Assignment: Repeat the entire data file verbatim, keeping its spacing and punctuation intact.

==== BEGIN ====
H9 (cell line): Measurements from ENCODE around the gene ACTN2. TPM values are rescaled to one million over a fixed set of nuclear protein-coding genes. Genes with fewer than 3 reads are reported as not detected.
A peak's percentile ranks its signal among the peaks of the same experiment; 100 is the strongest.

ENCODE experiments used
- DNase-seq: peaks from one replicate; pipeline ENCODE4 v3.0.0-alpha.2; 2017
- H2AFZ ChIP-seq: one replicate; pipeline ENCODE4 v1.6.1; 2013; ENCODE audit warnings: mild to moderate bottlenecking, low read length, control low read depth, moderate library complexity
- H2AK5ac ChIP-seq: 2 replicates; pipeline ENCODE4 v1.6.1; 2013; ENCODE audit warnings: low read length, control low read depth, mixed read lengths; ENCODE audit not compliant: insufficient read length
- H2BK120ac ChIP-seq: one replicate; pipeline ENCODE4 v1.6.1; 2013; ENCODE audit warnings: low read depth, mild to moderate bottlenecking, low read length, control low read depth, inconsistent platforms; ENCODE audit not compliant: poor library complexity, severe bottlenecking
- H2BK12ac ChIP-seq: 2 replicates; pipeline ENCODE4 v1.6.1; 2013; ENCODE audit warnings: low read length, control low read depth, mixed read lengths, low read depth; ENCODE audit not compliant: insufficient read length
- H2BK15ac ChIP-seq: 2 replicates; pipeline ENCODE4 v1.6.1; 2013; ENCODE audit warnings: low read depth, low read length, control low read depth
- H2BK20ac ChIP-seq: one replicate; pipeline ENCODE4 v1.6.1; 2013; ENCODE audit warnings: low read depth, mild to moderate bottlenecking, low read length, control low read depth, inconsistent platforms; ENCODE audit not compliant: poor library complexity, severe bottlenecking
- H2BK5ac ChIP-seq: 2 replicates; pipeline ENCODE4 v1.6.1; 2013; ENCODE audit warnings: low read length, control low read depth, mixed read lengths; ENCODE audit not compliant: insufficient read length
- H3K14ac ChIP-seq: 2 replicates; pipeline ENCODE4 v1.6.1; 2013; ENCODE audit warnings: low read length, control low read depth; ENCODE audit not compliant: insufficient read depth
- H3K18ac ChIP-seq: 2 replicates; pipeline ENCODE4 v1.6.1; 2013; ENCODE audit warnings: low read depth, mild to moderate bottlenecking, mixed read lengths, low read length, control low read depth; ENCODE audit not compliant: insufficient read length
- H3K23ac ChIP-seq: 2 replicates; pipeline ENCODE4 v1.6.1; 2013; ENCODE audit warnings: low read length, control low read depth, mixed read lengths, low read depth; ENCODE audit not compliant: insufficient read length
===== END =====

H9 (cell line): Measurements from ENCODE around the gene ACTN2. TPM values are rescaled to one million over a fixed set of nuclear protein-coding genes. Genes with fewer than 3 reads are reported as not detected.
A peak's percentile ranks its signal among the peaks of the same experiment; 100 is the strongest.

ENCODE experiments used
- DNase-seq: peaks from one replicate; pipeline ENCODE4 v3.0.0-alpha.2; 2017
- H2AFZ ChIP-seq: one replicate; pipeline ENCODE4 v1.6.1; 2013; ENCODE audit warnings: mild to moderate bottlenecking, low read length, control low read depth, moderate library complexity
- H2AK5ac ChIP-seq: 2 replicates; pipeline ENCODE4 v1.6.1; 2013; ENCODE audit warnings: low read length, control low read depth, mixed read lengths; ENCODE audit not compliant: insufficient read length
- H2BK120ac ChIP-seq: one replicate; pipeline ENCODE4 v1.6.1; 2013; ENCODE audit warnings: low read depth, mild to moderate bottlenecking, low read length, control low read depth, inconsistent platforms; ENCODE audit not compliant: poor library complexity, severe bottlenecking
- H2BK12ac ChIP-seq: 2 replicates; pipeline ENCODE4 v1.6.1; 2013; ENCODE audit warnings: low read length, control low read depth, mixed read lengths, low read depth; ENCODE audit not compliant: insufficient read length
- H2BK15ac ChIP-seq: 2 replicates; pipeline ENCODE4 v1.6.1; 2013; ENCODE audit warnings: low read depth, low read length, control low read depth
- H2BK20ac ChIP-seq: one replicate; pipeline ENCODE4 v1.6.1; 2013; ENCODE audit warnings: low read depth, mild to moderate bottlenecking, low read length, control low read depth, inconsistent platforms; ENCODE audit not compliant: poor library complexity, severe bottlenecking
- H2BK5ac ChIP-seq: 2 replicates; pipeline ENCODE4 v1.6.1; 2013; ENCODE audit warnings: low read length, control low read depth, mixed read lengths; ENCODE audit not compliant: insufficient read length
- H3K14ac ChIP-seq: 2 replicates; pipeline ENCODE4 v1.6.1; 2013; ENCODE audit warnings: low read length, control low read depth; ENCODE audit not compliant: insufficient read depth
- H3K18ac ChIP-seq: 2 replicates; pipeline ENCODE4 v1.6.1; 2013; ENCODE audit warnings: low read depth, mild to moderate bottlenecking, mixed read lengths, low read length, control low read depth; ENCODE audit not compliant: insufficient read length
- H3K23ac ChIP-seq: 2 replicates; pipeline ENCODE4 v1.6.1; 2013; ENCODE audit warnings: low read length, control low read depth, mixed read lengths, low read depth; ENCODE audit not compliant: insufficient read length